Helping employees to be more effective in their roles is perhaps not the sexiest type of business innovation, but it is a hot topic—especially when managing dispersed teams that may never fully return to the workplace. SME leaders are planning to put an average of £85,000 into new digital technologies in 2022, research by alternative lender Nucleus Commercial Finance suggests, primarily to help employees become more effective in their roles both in and out of the office.
Questions to ask about core business:
- What specifically do you want SME digital transformation to support? For example remote work, reduced call centre volumes, 5,000 labour-hour savings, improved process speeds?
- What KPIs are in place to measure these items?
- How will you know if the investment is working?
How will technology help us achieve our vision and strategic goals?
When you’re in the trenches and competitors are firing shots at you, it’s easy to lose sight of your long-term objectives and focus on the immediate need. However, knee-jerking your way into a tech solution that only solves one urgent problem cannot be the driving force of your boardroom planning for digital evolution. Before significantly investing in a technology, you need to be sure that it aligns with your vision— or else there is no business innovation, just technology injection.
A simple example: Your vendor contracts are the same-old, same-old even after spending money on a contract management system because you shifted the old processes into the new software. And so the old problems remain.
In an ideal universe, your technology strategy and business strategy will sync like clockwork. It should be a symbiotic relationship, with the business side articulating the strategic goals that technology needs to support, and the tech side fully attuned to the company’s long-term needs and challenges. Boards should work with the vendor to understand how the technology will support the business to where it wants to go.
Questions to ask about your strategic goals:
- What are the strategic opportunities of investing in technology?
- Have you defined a long-term strategy that is focused not on where the company “is going” but where it “can go”? How could tech support this journey?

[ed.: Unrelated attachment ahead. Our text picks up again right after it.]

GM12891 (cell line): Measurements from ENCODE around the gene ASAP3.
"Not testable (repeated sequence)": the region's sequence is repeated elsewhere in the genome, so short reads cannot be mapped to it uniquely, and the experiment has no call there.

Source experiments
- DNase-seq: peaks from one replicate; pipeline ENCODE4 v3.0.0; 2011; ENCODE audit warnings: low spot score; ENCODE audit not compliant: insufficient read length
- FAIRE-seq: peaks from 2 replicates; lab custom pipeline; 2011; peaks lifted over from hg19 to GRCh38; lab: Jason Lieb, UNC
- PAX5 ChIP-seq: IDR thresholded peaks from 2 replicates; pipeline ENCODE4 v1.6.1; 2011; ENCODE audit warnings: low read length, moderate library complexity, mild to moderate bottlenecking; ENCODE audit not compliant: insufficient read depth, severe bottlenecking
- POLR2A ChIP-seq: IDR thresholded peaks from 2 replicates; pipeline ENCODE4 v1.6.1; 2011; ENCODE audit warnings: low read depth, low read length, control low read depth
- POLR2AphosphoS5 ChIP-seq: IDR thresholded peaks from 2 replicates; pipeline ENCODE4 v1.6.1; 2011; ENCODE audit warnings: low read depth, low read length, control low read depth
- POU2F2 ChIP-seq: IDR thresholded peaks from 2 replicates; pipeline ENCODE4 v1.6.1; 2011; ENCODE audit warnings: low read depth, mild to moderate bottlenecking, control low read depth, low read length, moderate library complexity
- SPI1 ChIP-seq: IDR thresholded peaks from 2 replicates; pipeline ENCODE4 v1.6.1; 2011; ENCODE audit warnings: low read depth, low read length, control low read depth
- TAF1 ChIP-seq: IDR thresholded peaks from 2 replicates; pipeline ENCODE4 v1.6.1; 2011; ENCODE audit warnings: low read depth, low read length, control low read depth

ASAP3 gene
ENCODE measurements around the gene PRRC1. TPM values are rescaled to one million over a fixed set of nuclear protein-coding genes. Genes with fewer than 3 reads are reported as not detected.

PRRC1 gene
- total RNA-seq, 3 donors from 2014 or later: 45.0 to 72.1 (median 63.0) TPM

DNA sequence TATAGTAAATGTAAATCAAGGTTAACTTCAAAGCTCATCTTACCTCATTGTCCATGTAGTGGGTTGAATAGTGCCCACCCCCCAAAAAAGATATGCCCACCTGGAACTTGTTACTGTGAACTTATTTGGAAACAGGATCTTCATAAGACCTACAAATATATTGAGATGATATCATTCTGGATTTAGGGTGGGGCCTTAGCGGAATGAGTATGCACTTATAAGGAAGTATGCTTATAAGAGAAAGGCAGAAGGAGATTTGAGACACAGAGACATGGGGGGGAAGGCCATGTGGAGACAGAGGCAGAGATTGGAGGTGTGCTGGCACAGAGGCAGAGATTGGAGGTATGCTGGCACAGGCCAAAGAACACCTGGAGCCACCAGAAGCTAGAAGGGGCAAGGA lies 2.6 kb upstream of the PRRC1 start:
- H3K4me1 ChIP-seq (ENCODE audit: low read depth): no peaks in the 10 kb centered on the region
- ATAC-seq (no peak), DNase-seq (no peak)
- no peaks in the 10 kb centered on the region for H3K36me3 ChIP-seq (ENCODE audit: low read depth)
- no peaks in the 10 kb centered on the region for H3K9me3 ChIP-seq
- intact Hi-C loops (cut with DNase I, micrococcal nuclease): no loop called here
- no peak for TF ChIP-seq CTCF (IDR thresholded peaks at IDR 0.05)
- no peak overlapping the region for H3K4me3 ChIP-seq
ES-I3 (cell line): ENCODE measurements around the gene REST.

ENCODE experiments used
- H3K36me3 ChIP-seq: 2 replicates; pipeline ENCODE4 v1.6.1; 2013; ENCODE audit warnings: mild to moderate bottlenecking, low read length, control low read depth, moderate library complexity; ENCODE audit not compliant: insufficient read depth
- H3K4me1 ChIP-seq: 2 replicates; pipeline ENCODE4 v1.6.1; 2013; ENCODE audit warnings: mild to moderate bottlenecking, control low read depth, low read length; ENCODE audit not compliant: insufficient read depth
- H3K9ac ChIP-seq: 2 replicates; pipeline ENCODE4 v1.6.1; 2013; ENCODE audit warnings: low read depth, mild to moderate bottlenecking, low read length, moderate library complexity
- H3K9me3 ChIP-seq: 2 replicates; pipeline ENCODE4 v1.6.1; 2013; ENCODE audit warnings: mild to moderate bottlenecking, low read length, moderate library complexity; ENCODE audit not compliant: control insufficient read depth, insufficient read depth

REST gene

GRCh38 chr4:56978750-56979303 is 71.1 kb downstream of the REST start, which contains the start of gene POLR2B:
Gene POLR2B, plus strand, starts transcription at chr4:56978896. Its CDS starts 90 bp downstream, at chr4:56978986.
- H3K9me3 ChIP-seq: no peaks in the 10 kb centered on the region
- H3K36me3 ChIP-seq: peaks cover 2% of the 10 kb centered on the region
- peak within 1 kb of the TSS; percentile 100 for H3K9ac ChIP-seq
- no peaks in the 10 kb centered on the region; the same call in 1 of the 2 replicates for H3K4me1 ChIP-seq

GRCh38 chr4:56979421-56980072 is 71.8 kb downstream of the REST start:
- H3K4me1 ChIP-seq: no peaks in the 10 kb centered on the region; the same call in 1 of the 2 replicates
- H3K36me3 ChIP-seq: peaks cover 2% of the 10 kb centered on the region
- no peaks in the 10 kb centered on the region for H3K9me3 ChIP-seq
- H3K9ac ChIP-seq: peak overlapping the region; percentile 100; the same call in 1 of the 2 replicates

- Have you assessed the opportunities across a multi-year timeline?
What do customers expect from us, and how can we use the full potential of technology to transform their experience?
When it comes to hyper-personalisation, speed of response and customer experience, Amazon sets a high bar. For over 20 years, the retailer has been elevating customer service expectations in nearly every vertical, including B2B, because of its unparalleled ability to know the customer and deliver exactly what they want on demand.
Clearly, your customers don’t expect you to be Amazon. But they increasingly expect you to deliver a personalised, fast and frictionless experience across all touchpoints. A study by Arise indicated that 80% of customers expect a response from customer service within a day, and 37% – almost four in 10 – want a response within one hour! And they are far less likely to repeat their business with you if you don’t meet these turnaround times.
In every industry, your customer experience is the main differentiator between you and your competitors. So ask yourself, will technology improve our customer service? If the answer is ‘no’ or ‘maybe’, then it’s time to step back and rethink your plans.
Questions to ask about your customers:
- Across your industry, what kind of digital experiences keep customers coming back for more?
- How do your customer interactions compare with other leaders in your industry?
- What’s your route to continual service improvement?
Have we understood the cost of technology transformation?
Most boards are familiar with the benefits of the cloud—lower infrastructure costs, automatic software updates, access to greater ‘horsepower’ to perform robust calculations, and scalability as you quickly add or remove users, for example. Crucially, there is no need to buy, store, and maintain your own servers with cloud services and the SaaS applications that use them. This changes the cost base from an upfront capital expenditure to a predictable monthly lease cost, thus removing a lot of board scepticism about the cost of a technology investment.